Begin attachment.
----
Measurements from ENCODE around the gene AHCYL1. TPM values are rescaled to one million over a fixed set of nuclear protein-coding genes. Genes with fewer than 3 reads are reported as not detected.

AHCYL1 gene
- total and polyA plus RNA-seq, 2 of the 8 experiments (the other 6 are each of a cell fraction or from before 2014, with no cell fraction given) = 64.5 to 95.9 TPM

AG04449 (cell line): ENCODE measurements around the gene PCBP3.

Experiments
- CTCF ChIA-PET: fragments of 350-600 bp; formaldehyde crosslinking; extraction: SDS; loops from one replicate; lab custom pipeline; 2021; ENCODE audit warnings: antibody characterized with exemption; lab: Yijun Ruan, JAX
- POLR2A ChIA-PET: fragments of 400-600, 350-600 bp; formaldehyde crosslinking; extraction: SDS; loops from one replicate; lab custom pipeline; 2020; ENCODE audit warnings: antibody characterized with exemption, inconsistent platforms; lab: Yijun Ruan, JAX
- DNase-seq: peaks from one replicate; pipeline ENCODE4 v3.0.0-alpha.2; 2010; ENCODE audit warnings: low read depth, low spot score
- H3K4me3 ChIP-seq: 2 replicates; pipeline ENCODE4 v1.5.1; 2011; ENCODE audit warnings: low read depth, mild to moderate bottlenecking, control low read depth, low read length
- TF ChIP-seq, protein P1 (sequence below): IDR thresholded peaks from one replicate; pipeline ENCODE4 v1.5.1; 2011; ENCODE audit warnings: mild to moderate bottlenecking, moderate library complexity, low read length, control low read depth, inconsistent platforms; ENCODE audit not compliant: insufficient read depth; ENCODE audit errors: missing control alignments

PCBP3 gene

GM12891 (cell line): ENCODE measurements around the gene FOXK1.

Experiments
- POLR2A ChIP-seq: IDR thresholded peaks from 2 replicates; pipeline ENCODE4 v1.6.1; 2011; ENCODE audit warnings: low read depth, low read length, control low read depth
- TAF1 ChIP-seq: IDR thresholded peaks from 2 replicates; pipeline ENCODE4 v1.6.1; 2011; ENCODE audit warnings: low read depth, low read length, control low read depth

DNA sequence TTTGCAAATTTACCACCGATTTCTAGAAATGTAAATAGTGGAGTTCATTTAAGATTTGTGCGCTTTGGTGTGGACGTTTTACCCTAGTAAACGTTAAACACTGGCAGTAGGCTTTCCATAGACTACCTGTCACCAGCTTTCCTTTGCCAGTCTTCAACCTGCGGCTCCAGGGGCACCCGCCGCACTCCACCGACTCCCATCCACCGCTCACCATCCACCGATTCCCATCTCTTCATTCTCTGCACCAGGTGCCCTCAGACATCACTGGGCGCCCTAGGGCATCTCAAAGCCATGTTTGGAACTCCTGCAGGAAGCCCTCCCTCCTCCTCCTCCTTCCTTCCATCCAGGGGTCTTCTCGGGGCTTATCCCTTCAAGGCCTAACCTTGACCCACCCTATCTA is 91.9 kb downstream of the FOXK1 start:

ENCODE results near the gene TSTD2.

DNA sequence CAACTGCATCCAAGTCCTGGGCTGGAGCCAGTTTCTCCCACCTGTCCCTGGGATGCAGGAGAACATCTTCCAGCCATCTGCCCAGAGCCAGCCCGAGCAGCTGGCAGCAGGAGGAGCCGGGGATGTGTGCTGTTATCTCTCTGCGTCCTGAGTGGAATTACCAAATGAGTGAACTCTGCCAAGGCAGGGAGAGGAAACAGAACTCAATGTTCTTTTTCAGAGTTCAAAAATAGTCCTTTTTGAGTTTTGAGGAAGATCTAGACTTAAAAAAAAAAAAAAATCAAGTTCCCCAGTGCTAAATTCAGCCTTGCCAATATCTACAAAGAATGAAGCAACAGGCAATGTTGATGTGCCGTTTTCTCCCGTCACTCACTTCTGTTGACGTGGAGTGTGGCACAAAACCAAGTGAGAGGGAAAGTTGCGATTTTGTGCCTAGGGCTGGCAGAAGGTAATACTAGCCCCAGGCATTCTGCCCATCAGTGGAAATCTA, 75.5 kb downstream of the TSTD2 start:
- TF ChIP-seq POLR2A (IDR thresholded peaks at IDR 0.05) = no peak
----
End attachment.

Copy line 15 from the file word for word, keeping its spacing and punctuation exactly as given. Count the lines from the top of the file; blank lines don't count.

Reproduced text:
- TAF1 ChIP-seq: IDR thresholded peaks from 2 replicates; pipeline ENCODE4 v1.6.1; 2011; ENCODE audit warnings: low read depth, low read length, control low read depth